Agilent Seahorse XF Real-Time ATP Rate Assay Kit FAQs

Document created by courtneynadeau Employee on Oct 15, 2019Last modified by courtneynadeau Employee on Oct 16, 2019
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How is the mitoATP Production Rate calculated if there are different oxidizable substrates (with different P/O ratios) in the assay media?

To convert ATP-coupled respiration (OCR) into mitochondrial ATP production rates, the stoichiometry of ADP phosphorylated to ATP per atom of oxygen reduced at the terminal point of electronic transport chain must be determined.  The maximum theoretical P/O value varies between different fuels and depends on the stoichiometry/pathway of the fuel oxidation, as well as the efficiency of the F1F0 ATP synthase. Under standard XF experimental conditions, cells are provided with a mixture of fuels (predominantly glucose, pyruvate and glutamine), and often endogenous fuel stores (glycogen, fatty acids, other amino acids) are available for mitochondrial oxidation. Thus, it was tested with several cell lines and validated that a P/O value of 2.75 accurately represents the average P/O ratio of the mixture of exogenous and endogenous oxidizable substrates. For more information, see the white paper: "Quantifying Cellular ATP Production Rate Using Agilent Seahorse XF Technology" at White Paper Quantifying Cellular ATP Production Rate


When an Induced XF Real-Time ATP rate assay is performed, how is the Induced rate calculated and reported?

During an XF Real-Time ATP Rate Induced Assay, the Induced Rate(s) displayed in the Summary Printout and Average Assay Parameter Calculations of the Measure Sheet are calculated as the average rate of all the measurements between the acute injection and the oligomycin injection. However, induced rates at each time point can be obtained from the Kinetic Rate Data (Measure Sheet).


What is the XF ATP Rate Index as defined the in XF Real-Time ATP Rate Assay?

The XF ATP Rate Index is the ratio of the mitoATP Production Rate to the glycoATP Production Rate (i.e. mitoATP rate / glycoATP rate). This ratio represents a quantitative metric of the cellular metabolic phenotype. Metabolic indexes greater than 1.0 represent cellular metabolism where greater than 50 % of cellular ATP is derived from mitochondrial through ETC/OXPHOS, while indexes less than 1 indicate greater than 50 % of total ATP is produced by the glycolytic pathway. Since the metabolic index is a ratio-metric measurement, it is highly sensitive to changes or shifts in metabolic phenotype.


Why is the XF ATP Rate different for the same cell type when the cells are plated at different densities?

The metabolic phenotype of the cell will be influenced by the cellular demand for ATP. Cells that are proliferating or differentiating have, in general, higher glycolytic rates than cells that are confluent (slow growing) or terminally differentiated. To compare results between experiments, it is recommended to maintain consistent cell culture conditions and cell seeding densities throughout the investigation.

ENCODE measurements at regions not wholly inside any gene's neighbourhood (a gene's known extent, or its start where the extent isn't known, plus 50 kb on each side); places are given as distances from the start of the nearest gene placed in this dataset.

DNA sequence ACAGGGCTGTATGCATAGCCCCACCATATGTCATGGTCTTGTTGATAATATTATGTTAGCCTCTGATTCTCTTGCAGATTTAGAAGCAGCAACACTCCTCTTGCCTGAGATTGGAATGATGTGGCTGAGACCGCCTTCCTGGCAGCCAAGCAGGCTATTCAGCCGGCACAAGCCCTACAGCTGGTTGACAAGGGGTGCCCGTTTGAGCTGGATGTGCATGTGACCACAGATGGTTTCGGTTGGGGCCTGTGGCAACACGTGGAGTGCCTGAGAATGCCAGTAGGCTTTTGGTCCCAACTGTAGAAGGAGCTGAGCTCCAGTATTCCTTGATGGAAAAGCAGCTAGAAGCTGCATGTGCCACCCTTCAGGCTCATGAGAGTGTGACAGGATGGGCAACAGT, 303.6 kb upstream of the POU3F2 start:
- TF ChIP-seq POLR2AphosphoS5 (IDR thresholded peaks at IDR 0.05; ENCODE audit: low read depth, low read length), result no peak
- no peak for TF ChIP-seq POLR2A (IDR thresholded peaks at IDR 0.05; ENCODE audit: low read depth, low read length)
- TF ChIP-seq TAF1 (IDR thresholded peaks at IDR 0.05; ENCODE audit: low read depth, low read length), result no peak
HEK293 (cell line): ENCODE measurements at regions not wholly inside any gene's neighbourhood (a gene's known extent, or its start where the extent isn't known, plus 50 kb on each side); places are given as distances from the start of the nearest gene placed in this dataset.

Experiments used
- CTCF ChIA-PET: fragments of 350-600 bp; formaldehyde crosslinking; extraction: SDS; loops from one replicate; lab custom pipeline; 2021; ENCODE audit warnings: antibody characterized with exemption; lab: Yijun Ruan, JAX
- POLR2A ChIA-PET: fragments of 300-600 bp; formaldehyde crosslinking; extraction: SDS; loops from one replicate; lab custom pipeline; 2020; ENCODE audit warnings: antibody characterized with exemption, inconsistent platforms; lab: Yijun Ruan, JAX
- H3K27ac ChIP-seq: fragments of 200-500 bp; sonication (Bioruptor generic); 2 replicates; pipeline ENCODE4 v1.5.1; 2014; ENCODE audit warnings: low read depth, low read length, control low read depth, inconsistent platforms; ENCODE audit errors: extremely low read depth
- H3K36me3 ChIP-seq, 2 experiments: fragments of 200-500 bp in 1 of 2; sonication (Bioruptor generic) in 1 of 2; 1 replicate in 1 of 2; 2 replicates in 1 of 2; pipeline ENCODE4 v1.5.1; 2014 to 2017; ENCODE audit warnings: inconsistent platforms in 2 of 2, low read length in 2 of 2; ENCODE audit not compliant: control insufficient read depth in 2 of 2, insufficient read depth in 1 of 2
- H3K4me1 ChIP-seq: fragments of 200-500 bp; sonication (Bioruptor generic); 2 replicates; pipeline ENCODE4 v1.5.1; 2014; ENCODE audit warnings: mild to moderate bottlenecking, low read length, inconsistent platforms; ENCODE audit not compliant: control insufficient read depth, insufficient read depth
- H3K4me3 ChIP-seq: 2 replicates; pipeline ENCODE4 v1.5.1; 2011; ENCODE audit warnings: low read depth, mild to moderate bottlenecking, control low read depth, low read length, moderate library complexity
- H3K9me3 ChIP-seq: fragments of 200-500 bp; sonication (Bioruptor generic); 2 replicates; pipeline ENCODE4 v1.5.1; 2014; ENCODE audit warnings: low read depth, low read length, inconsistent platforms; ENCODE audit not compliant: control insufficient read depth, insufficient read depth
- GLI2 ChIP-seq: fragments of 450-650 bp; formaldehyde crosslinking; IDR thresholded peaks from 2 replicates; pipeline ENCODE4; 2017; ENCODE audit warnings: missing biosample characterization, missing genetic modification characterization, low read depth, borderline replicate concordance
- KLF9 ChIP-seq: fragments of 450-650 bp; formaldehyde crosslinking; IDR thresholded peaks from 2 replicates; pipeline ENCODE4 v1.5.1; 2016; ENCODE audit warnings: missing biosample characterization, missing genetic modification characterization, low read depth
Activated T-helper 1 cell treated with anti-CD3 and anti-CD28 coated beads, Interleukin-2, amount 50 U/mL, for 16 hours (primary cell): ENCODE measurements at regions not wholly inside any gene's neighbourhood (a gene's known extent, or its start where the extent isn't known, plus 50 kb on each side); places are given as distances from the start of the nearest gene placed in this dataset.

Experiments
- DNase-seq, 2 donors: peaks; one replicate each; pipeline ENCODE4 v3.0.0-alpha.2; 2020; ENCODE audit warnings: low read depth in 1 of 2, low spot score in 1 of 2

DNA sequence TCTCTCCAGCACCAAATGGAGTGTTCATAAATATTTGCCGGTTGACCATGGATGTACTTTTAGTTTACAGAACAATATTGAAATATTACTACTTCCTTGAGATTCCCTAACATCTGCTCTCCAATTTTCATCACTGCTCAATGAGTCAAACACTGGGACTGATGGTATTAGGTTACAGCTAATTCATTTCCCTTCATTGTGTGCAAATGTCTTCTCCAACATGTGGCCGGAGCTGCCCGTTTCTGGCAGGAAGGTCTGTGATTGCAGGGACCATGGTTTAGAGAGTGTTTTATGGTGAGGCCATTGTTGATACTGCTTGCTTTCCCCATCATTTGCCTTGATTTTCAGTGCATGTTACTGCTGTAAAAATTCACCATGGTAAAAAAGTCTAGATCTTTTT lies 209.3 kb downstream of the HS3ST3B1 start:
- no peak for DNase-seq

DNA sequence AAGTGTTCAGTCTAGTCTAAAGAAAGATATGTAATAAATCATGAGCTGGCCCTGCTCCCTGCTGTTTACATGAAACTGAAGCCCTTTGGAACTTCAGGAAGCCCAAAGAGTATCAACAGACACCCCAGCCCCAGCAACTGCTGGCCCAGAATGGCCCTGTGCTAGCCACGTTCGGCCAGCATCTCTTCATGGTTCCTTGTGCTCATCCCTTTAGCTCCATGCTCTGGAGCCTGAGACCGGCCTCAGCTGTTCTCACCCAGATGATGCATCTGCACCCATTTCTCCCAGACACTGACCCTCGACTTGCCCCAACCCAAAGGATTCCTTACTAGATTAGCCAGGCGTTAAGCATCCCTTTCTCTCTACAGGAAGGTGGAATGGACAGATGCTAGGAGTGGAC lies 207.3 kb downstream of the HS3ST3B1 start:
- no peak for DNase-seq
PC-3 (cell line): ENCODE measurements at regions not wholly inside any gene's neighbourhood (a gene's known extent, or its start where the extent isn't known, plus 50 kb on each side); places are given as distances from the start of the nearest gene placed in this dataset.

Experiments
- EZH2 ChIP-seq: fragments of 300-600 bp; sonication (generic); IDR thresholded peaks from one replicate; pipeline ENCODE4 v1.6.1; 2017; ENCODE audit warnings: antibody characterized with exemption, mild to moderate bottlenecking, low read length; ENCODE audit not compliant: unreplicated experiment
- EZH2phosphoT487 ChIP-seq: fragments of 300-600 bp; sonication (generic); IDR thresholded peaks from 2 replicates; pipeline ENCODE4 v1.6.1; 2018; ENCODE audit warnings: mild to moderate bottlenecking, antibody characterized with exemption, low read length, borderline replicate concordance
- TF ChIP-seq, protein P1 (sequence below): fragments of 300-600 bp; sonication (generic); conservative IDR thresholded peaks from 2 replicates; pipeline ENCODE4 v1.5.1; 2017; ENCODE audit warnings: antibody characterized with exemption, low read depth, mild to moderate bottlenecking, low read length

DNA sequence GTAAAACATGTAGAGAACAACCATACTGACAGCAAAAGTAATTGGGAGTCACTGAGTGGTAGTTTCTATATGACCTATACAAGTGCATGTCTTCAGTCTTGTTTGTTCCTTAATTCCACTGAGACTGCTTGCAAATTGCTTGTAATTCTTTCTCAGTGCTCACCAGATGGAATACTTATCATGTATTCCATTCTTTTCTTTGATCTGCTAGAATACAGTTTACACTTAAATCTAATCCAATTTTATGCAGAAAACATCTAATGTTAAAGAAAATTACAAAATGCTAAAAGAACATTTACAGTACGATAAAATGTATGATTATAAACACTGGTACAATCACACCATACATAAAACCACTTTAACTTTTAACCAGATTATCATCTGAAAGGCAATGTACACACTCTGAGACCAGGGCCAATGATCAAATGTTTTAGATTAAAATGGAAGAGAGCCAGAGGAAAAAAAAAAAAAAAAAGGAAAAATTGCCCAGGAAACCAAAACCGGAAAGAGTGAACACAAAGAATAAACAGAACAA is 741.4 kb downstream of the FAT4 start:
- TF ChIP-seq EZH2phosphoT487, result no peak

Why must Seahorse XF DMEM Medium, pH 7.4 or Seahorse XF RPMI Medium, pH 7.4 be used to perform the assay?

The calculation of the glycoATP Production Rate requires an absolute measurement of the glycolytic proton efflux rate during the XF Real-Time ATP Rate Assay. To properly calculate PER, the assay media must have a fixed buffer capacity. A low concentration of HEPES in the media provides consistent buffer capacity values across the time frame of the assay. Although addition of HEPES buffer reduces the ECAR signal slightly, it significantly improves the quality and consistency of the ECAR data, as well as the accuracy of the transformation to PER (For more details see white paper: Improving Quantification of Cellular Glycolytic Rate Using Agilent Seahorse XF Technology. Also, the use of XF DMEM or XF RPMI medium with the pH pre-adjusted to 7.4 saves time in assay preparation and ensures a consistent assay media pH value across XF experiments.


Can I use other Seahorse XF assay media to run the XF Real-Time ATP Rate Assay?

Calculation of accurate glycoATP production rates requires the use of an assay medium without phenol red or bicarbonate and a low concentration of HEPES buffer. Thus, the use of Agilent Seahorse XF DMEM (or RPMI), pH 7.4 is recommended. Any deviation from the recommended medium and supplements (glucose, pyruvate, glutamine) will require that the Buffer Factor should be determined empirically (using the XF Analyzer) for each assay (See the Seahorse XF Buffer Factor Protocol for further information). Any assay medium containing phenol red cannot be used for the XF Real-Time ATP Rate Assay.


When running an induced XF Real-Time ATP Rate Assay, the OCR after oligomycin injection is higher than the basal OCR, what happened?

Adding compounds that uncouple electron transport from oxidative phosphorylation (like FCCP, DNP, etc.) before the oligomycin injection will typically result in an increase in OCR. However, this respiration is not coupled to ATP production since the mitochondrial membrane potential is decreased or dissipated without participation of the ATP synthase, so little to no ATP is generated under these circumstances. In these cases, the basal mitoATP Production Rate cannot be calculated accurately. If an uncoupler compound is suspected, then it is recommended to include a control group with an injection of assay medium + vehicle to calculate basal mitoATP Production Rates.


More FAQs: Cell Analysis FAQs and Troubleshooting


Keywords: ATP Rate Assay Kit, ATP Rate, mitoATP Production Rate, P/O ratio, ATP Rate Index, oligomycin, HEPES, Seahorse, XFe96, XFe24, XFp, FAQ